From the seating arrangements – classical-Keynesian-classical-Keynesian? – to the menu, there is virtually no part of the evening immune from potentially awkward clashes of methodology or ideas.
It goes without saying that the demands of completely unfettered, free-market style entertaining cannot be reconciled with the requirements of etiquette. No one really wants to compete for pie, no matter what their philosophical views.
And while some guests may not approve of overt attempts to orchestrate the course of the evening, a little central planning can greatly reduce the risk to your social currency.
A well-planned cocktail hour will start things off on the right note no matter what the Fed chairman says. Trendy, Depression-era cocktails, however, should be avoided, as these are likely to spark protracted bickering over the wisdom of government intervention in the economy.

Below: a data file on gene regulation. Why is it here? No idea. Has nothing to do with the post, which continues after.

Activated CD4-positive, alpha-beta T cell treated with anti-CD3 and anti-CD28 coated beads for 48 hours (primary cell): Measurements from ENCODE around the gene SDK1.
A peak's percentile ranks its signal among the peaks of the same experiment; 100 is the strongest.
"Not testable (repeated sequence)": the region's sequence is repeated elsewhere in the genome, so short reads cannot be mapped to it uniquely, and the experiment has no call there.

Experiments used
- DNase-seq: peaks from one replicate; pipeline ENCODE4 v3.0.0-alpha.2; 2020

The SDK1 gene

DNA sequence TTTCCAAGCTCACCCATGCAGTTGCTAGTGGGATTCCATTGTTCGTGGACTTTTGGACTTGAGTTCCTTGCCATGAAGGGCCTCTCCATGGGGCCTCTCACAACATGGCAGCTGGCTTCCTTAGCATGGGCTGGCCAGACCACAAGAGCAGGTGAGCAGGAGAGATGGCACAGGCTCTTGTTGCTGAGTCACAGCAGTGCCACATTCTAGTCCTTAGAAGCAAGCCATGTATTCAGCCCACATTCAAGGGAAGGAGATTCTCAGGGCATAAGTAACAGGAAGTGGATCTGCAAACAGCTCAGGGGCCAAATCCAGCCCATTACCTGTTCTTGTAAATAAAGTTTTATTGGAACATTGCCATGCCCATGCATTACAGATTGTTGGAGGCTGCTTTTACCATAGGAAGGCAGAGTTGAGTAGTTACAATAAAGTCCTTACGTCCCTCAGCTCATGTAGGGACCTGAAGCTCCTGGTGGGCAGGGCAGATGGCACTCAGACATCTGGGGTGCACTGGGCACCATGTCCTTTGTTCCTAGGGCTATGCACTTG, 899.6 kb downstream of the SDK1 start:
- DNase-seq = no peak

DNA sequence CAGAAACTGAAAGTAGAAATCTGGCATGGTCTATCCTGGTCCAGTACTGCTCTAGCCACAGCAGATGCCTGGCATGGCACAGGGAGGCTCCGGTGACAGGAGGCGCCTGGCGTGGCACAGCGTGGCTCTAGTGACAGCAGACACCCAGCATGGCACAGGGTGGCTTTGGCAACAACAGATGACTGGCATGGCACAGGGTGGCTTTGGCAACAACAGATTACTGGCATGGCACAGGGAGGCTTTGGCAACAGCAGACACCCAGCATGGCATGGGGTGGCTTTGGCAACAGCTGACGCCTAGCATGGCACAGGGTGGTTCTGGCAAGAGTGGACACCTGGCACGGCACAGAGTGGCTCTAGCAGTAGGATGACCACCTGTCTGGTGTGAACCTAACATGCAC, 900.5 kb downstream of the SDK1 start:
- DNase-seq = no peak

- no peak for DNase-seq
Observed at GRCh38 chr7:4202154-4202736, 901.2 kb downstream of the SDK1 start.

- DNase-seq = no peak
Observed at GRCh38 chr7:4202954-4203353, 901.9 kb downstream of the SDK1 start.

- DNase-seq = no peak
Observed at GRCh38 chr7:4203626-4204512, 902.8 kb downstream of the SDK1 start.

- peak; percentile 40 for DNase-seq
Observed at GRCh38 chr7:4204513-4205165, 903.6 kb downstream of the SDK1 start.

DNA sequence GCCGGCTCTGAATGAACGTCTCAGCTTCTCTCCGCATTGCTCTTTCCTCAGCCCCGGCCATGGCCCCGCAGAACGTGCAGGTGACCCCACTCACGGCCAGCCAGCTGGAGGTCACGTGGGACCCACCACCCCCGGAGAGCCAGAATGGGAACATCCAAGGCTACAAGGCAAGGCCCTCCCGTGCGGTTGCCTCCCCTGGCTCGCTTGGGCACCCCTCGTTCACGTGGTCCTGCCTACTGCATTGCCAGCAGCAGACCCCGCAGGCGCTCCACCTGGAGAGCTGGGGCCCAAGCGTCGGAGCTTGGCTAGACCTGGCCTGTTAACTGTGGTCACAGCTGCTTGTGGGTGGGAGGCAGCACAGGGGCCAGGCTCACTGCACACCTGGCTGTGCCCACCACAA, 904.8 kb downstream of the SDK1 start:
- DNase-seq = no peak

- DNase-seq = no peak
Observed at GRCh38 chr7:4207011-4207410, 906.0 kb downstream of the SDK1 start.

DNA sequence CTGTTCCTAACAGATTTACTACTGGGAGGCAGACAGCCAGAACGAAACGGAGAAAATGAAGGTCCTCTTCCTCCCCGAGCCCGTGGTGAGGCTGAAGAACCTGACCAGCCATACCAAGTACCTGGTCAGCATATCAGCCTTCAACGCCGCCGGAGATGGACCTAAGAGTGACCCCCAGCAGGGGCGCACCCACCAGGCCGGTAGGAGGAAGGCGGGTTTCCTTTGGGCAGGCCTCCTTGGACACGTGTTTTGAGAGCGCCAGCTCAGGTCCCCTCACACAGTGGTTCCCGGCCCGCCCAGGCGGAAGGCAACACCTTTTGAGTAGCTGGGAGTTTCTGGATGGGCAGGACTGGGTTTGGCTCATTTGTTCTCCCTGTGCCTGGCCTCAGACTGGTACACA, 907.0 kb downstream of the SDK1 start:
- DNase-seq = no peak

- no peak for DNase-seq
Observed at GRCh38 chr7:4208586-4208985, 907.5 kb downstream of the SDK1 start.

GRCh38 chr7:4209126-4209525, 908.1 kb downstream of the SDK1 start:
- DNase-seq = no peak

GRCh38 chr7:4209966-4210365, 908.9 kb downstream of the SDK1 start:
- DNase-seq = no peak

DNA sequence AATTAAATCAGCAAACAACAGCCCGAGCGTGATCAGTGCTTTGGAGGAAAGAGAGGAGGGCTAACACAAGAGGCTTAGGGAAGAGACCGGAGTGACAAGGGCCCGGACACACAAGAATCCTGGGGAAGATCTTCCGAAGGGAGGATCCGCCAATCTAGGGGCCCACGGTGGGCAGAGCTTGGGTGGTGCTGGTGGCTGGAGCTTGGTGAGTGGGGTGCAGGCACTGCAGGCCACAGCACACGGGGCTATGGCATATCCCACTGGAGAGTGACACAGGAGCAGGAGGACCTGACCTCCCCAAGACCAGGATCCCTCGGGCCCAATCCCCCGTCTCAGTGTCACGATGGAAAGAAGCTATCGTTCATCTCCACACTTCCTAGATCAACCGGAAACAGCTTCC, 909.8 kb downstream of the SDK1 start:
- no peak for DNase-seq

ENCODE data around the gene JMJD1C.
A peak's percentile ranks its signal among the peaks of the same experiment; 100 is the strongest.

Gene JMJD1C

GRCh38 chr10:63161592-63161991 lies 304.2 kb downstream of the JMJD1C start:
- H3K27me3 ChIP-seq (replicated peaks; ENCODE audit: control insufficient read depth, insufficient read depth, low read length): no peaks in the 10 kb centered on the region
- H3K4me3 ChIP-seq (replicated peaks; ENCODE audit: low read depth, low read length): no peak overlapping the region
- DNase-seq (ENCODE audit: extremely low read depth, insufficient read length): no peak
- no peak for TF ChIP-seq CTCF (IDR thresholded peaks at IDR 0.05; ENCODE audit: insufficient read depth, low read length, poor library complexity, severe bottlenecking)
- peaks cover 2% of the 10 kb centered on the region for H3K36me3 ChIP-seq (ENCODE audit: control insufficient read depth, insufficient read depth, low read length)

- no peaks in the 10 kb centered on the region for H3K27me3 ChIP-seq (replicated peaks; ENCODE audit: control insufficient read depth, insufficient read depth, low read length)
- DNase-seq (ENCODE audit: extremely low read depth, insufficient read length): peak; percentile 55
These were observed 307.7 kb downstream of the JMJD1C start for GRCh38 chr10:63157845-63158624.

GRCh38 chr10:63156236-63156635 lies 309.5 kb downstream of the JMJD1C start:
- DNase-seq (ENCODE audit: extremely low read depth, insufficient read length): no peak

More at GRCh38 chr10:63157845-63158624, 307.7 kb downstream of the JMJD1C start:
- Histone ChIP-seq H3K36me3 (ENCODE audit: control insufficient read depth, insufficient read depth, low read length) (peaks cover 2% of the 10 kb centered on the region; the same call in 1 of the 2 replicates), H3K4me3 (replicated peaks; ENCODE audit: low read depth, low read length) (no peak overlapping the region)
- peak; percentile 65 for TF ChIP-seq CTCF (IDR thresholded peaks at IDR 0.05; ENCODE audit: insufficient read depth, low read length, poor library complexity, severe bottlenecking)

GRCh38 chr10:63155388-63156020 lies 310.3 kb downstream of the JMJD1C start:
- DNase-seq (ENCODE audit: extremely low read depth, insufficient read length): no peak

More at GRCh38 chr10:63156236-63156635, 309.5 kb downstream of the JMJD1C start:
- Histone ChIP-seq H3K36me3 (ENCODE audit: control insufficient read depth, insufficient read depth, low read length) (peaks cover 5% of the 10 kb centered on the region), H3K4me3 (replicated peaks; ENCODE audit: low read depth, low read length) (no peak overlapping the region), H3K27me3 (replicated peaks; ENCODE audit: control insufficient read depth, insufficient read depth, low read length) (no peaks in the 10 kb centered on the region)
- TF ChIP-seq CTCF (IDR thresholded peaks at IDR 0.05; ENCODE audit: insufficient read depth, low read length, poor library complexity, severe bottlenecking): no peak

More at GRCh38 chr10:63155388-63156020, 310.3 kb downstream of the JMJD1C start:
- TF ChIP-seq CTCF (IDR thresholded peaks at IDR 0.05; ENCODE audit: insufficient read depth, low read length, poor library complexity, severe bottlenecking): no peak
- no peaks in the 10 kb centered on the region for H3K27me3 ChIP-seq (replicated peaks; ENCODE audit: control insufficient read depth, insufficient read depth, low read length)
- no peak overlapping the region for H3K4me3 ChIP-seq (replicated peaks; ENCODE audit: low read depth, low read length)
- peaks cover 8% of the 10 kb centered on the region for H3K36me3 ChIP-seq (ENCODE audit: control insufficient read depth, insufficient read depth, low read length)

Wine is a safer choice. While the trade-offs are subject to debate, a good rule of thumb is to open a Keynesian bottle first. Fans of the champagne loving John Maynard Keynes would rather spend too much than live to regret a lesser vintage.
This can also serve as enough of a distraction to keep them out of the kitchen, where they are prone to bouts of tinkering that may or may not improve the state of the moussaka.
Stick to topics of broad general agreement: the real cost of a thing is what you have to give up to get it, a rising tide will lift at least some boats and nobody looks good with a Greek haircut.
Be sure that your planning includes extra dessert, no matter how many guests have offered to bring one. This will smooth over any embarrassment over the fact that the disciples of Adam Smith and the Austrians, acting on nothing more than individual motivation, have all brought pie. No one knows why this happens, but it is every host’s nightmare.